55 million 

40 million 

Ryan Zimmerman, Tim Redding, Jesus Colome, Ryan Wagner, Willy Harris

10 million 

Cubs 

118 million

122 million 

Reed Johnson, Ronny Cedeno, Michael Wuertz, Neal Cotts, Chad Gaudin 

20 million 

Brewers 

80 million 

60 million 

Prince Fielder, Rickie Weeks, JJ Hardy, Corey Hart, Dave Bush, Seth McClung, Todd Coffey, Chris Capuano 

20 million 

Cardinals 

100 million 

78 million 

Aaron Miles, Rick Ankiel, Ryan Ludwick, Todd Wellemyer, Brad Thompson 

20 million 

Reds 

74 million 

54.5 million 

Bill Bray, Edwin Encarnacion, Mike Lincoln 

15 million

Astros 

 86 million

88 million 

Humberto Quintero, Ty Wigginton, David Newhan, Brian Backe, Wandy Rodriguez, Jose Valverde, Geoff Geary, Tim Byrdak 

15 million 

Pirates 

 49 million

31 million 

Ryan Doumit, Adam LaRoche, Nate McLouth, Paul Maholm, Zack Duke, John Grabow, Tyler Yates, Denny Bautista 

8 million 

Dodgers 

59 million 

118  million 

Russell Martin, Andre Eithier, Takashi Saito, Jonathan Broxton, Scott Proctor, Yhency Brazoban

50 million 

Diamond Backs 

 66 million

55 million 

Chris Snyder, Augie Ojeda, Conor Jackson, Chris Burke, Edgar Gonzalez, Chad Qualls

10 million 

Rockies 

68 million 

77.5 million 

Garret Atkins, Willy Tavaras, Jorge de la Rosa, Jason Grilli 

3 million 

Padres 

73 million 

44 million 

Jody Gerut, Scott Hairston, Heath Bell, Clay Hensley 

4 million 

Giants 

76 million 

64 million 

Fred Lewis 

10 million 

Angels 

124 million 

87 million 

Macier Izturis, Rob Quinlan, Chone Figgins, Ervin Santana 

30 million 

A’s 

48 million 

29 million 

Huston Street, Justin Duchscherer Rob Bowen 

10 million + 

Rangers 

67 million 

63 million 

Gerald Laird, Marlon Byrd, Brandon McCarthy, Frank Francisco, CJ Wilson, Kameron Loe 

10 million 

Mariners 

117 million 

88 million 

Felix Hernandez, Erik Bedard, Jeremy Reed 

20 million – 

White Sox 

121 million 

108 million 

Bobby Jenks, DJ Carasco, DeWayne Wise

10 million 

Twins 

57 million 

54 million 

Jason Kubel, Matt Guerrier 

15 million 

Indians 

79 million 

64 million 

Kelly Shoppach 

15 million 

Tigers 

137 million 

115 million 

Marcus Thames, Ramon Santiago, Fernando Rodney, Justin Verlander, Gary Glover, Joel Zumaya, Bobby Seay 

5 million 

14 million

14 millionRoyals 

58 million 

52 million 

John Buck, Esteban German, Mark Teahen, Joey Gathright, Zack Greinke, Brian Bannister, Kyle Davies, Jimmy Gobble, Joel Peralta 

7 million 

Red Sox 

133 million 

92 million 

Kevin Youkilis, Kevin Cash, Javier Lopez, Jonathan Papelban 

33 million 

Rays 

43 million 

49 million 

Edwin Jackson, Dioner Navarro, Jason Bartlett, Gabe Gross, Jonny Gomes, Grant Balfour

5 million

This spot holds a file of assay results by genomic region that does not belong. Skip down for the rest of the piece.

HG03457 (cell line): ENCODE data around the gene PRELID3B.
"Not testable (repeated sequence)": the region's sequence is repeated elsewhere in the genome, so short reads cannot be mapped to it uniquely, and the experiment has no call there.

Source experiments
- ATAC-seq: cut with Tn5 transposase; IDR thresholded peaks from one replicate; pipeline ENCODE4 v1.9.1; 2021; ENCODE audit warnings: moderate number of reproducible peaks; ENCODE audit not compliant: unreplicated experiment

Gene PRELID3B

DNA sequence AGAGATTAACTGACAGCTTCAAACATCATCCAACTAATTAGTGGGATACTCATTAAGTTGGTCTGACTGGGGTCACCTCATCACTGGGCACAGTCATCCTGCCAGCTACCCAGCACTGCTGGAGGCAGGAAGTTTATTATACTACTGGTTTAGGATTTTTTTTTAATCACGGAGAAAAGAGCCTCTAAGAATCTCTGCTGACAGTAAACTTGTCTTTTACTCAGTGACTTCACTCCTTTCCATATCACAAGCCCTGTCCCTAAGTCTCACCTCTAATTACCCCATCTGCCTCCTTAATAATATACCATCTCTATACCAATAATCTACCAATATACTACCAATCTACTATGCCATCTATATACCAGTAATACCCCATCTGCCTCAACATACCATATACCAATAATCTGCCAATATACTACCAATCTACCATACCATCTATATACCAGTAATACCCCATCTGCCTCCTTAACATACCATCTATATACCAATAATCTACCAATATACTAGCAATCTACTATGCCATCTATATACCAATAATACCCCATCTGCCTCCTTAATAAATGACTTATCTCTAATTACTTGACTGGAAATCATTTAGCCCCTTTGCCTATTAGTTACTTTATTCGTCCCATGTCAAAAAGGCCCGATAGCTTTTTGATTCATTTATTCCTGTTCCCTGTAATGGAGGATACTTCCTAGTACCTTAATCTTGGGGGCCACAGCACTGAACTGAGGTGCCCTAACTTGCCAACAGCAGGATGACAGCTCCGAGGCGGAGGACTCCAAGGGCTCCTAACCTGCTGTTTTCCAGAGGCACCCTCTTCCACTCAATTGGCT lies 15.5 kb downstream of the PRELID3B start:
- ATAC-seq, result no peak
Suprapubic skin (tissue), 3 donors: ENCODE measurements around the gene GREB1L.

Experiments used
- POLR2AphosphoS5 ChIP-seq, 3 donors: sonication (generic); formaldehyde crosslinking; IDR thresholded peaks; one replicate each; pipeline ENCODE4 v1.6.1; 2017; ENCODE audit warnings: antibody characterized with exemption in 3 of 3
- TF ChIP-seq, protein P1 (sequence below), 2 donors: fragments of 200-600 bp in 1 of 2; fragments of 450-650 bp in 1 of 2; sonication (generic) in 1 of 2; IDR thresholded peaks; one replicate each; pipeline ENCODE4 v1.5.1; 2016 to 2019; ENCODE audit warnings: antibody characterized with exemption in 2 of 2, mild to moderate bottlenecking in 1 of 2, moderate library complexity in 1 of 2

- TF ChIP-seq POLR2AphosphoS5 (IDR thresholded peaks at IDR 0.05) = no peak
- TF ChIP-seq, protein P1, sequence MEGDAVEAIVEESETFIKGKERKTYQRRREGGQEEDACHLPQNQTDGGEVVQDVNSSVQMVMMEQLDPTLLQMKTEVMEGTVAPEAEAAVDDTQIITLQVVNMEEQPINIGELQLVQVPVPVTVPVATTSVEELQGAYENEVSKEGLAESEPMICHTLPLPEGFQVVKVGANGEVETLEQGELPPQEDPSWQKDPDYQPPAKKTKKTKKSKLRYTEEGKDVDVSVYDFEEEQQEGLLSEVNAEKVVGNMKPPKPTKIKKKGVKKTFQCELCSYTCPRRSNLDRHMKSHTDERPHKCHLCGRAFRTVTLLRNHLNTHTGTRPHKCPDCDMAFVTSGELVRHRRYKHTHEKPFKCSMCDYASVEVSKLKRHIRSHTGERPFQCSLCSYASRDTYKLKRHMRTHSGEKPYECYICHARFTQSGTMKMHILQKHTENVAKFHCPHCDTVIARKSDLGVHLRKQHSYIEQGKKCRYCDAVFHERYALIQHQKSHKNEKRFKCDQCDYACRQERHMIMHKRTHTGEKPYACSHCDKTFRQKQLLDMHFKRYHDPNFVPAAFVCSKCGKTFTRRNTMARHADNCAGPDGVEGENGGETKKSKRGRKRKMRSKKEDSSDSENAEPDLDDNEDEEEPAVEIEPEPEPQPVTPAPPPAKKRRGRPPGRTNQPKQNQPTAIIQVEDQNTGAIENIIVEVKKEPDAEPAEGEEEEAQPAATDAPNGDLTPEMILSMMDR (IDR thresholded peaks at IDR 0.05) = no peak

Yankees 

209 million 

140 million 

Xavier Nady, Wilson Betemit, Chien-Ming Wang, Brian Bruney 

50 million 

Blue Jays 

98 million 

80 million 

Jose Bautista, Jason Frasor, Brian Tallet, Brandon League

15 million 

Orioles 

67 million 

63 million 

Freddie Bynum, Luke Scott, Nick Markakis, Jeremy Guthrie, Daniel Cabrera, George Sherrill, Chris Ray, Fernando Cabrera 

15 million 

 

Teams may look to Make Trades for Closers

With only four good closer options on the free agent market: Francisco Rodriguez, Brian Fuentes, Kerry Wood, and Trevor Hoffman, and with the latter two likely to resign, some teams might be looking to make trades to fill a closer position rather than free agents. The Indians, Angels, Cardinals, Brewers, Tigers, and Mets are the other teams in search of a closer. The closers available could be BJ Ryan, George Sherrill, Huston Street, and Kevin Gregg. Ryan will not cost many prospects because of his salary, Gregg should be fairly cheap, and Street and Sherrill are signed cheaply but will need good prospects. Teams with large pockets like the Mets and Angels could consider Ryan a better option than Brian Fuentes because Ryan will have a shorter term. The Tigers would probably target Gregg because he’ll come cheap. The Brewers, Indians, and Cardinals will probably look into Sherrill and Street. If the Cards miss out on better middle infield options, then they might trade for Ryan. They’d still have 10 million to spend on cheaper middle infield options. The Oriols will probably target a young shortstop in a Sherrill trade, much like they did at the trade deadline. I don’t see the A’s trading Street unless they get a good left-side-of-the-infield player or just get a great offer. One possible idea is Street to the Cardinals for Bryan Anderson, then the A’s trade Kurt Suzuki to a team in need of a catcher for a shortstop or third baseman. Example: the Marlins with a pitcher for Matt Dominguez. Another idea would be to package Street with Justin Duchscherer to the Brewers to get either Mat Gamel or Alcidies Escobar. There are several possibilities. Who knows, we might even see a different team jump in.